Though the title painfully plays into the stereotype that all women are just a breakup away from psychosis, there’s plenty
else to like about this exuberant and slightly strange dramedy, in which a successful young attorney, Rebecca Bunch (Rachel
Bloom), quits her junior partnership at a big New York law firm to chase after Josh Chan (Vincent Rodriguez III), the man
who broke her heart 10 summers ago when they were teenagers at theater camp.
Josh now lives in West Covina, Calif., which, for Rebecca, is a sight-unseen paradise that’s “only” a two-hour drive from
the ocean. The very notion of West Covina (in reality known mainly for its auto malls along I-10) sends Rebecca into a musical
reverie — because this is one of those shows that easily shifts into big, hallucinatory Broadway-style numbers — about sunshine,
strip clubs, Applebee’s and the biggest pretzels she’s ever seen.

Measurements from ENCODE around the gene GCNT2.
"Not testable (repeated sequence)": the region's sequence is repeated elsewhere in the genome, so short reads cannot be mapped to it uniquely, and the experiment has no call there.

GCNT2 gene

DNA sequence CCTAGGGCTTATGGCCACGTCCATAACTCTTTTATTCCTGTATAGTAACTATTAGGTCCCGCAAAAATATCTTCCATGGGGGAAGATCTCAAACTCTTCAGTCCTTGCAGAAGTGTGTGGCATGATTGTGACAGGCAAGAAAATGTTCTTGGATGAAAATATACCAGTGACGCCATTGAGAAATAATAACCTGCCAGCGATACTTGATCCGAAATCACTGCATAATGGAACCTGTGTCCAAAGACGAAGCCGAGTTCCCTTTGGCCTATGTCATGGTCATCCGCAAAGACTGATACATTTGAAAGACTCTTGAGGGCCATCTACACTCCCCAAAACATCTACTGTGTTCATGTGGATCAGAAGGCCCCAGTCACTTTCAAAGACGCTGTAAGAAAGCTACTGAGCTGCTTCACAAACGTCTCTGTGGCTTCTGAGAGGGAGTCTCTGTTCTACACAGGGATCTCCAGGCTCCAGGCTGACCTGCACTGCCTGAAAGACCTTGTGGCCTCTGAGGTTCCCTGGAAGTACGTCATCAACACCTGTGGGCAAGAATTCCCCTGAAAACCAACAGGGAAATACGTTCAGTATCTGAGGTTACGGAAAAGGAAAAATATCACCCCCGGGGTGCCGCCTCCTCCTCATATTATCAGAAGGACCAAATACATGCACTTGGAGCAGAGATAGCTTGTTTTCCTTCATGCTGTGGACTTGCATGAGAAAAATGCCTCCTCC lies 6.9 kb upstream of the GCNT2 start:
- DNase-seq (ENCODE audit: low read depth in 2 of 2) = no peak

No sooner has Rebecca moved there (and washed all her prescription medications down the garbage disposal in her new condo)
than she lands a job at a local law firm, where a longtime paralegal, Paula (Lynne Champlin), greets Rebecca’s arrival with
due suspicion. In fact, no one can figure out why Rebecca gave it all up to move to West Covina, least of all Josh — or his
friend, Greg (Santino Fontana), who is instantly attracted to Rebecca despite her, well, craziness.
The pilot episode shown to critics this summer plays entirely like a pilot should — all pitch and promise, with an endearingly
nutty performance from Bloom — but with little indication about the longevity of its concept. No amount of musical numbers
can mask the fact that Rebecca’s pining for Josh is a dead-end story. What else does West Covina have to offer her? And is
she clinically crazy? That might be worth sticking around to see.